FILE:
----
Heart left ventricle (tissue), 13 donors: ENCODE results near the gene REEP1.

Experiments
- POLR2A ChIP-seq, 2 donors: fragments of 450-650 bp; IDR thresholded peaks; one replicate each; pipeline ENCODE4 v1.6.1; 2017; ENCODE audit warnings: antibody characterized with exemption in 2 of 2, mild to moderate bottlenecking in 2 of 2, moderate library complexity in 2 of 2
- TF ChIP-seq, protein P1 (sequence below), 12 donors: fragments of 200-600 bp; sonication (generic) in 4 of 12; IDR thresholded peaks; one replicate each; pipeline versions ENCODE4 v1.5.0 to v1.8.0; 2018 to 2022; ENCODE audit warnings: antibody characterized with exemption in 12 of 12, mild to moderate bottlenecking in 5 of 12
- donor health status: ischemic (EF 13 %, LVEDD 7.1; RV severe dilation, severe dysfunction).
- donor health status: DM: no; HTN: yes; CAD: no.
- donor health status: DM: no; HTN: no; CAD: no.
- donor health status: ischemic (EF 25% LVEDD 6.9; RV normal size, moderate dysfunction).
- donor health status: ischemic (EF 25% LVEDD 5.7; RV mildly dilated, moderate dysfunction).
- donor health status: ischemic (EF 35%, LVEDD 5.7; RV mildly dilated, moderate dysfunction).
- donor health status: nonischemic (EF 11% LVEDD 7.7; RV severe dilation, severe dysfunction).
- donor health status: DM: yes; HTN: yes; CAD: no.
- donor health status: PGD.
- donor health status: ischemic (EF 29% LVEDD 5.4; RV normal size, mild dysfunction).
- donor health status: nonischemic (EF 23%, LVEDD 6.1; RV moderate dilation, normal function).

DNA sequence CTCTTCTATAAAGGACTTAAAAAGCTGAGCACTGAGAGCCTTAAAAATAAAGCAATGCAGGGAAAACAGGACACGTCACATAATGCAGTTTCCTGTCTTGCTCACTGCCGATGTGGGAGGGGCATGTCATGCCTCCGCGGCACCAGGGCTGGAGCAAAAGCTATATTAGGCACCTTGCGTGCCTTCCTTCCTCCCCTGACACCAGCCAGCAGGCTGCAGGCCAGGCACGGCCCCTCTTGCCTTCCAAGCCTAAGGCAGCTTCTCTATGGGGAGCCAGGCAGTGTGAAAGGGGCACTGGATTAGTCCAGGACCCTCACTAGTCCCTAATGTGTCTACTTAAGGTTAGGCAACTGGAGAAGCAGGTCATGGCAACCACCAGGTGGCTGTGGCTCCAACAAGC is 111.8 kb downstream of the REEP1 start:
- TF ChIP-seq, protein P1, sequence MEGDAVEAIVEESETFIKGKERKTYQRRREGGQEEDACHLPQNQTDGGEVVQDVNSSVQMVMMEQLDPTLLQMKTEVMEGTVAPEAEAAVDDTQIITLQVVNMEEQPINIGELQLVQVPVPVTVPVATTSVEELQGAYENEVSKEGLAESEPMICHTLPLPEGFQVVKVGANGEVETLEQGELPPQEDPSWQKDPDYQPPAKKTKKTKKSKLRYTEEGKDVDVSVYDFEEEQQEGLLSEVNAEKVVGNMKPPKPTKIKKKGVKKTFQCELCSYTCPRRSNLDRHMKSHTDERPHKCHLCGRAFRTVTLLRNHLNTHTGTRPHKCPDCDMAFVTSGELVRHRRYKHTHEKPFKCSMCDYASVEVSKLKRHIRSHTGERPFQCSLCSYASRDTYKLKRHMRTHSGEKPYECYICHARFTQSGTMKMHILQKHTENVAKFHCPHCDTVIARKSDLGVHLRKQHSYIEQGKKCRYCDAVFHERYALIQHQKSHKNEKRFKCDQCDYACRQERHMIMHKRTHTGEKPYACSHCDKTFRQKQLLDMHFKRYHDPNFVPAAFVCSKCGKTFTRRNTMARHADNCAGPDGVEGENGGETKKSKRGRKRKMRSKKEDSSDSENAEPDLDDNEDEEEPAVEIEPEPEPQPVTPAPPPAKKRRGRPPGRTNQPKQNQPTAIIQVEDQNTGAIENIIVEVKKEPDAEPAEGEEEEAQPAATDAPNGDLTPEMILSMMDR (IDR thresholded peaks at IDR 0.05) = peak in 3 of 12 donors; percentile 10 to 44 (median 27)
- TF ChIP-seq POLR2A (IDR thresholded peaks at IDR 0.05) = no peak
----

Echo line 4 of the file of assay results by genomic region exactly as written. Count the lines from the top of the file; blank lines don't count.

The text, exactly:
- TF ChIP-seq, protein P1 (sequence below), 12 donors: fragments of 200-600 bp; sonication (generic) in 4 of 12; IDR thresholded peaks; one replicate each; pipeline versions ENCODE4 v1.5.0 to v1.8.0; 2018 to 2022; ENCODE audit warnings: antibody characterized with exemption in 12 of 12, mild to moderate bottlenecking in 5 of 12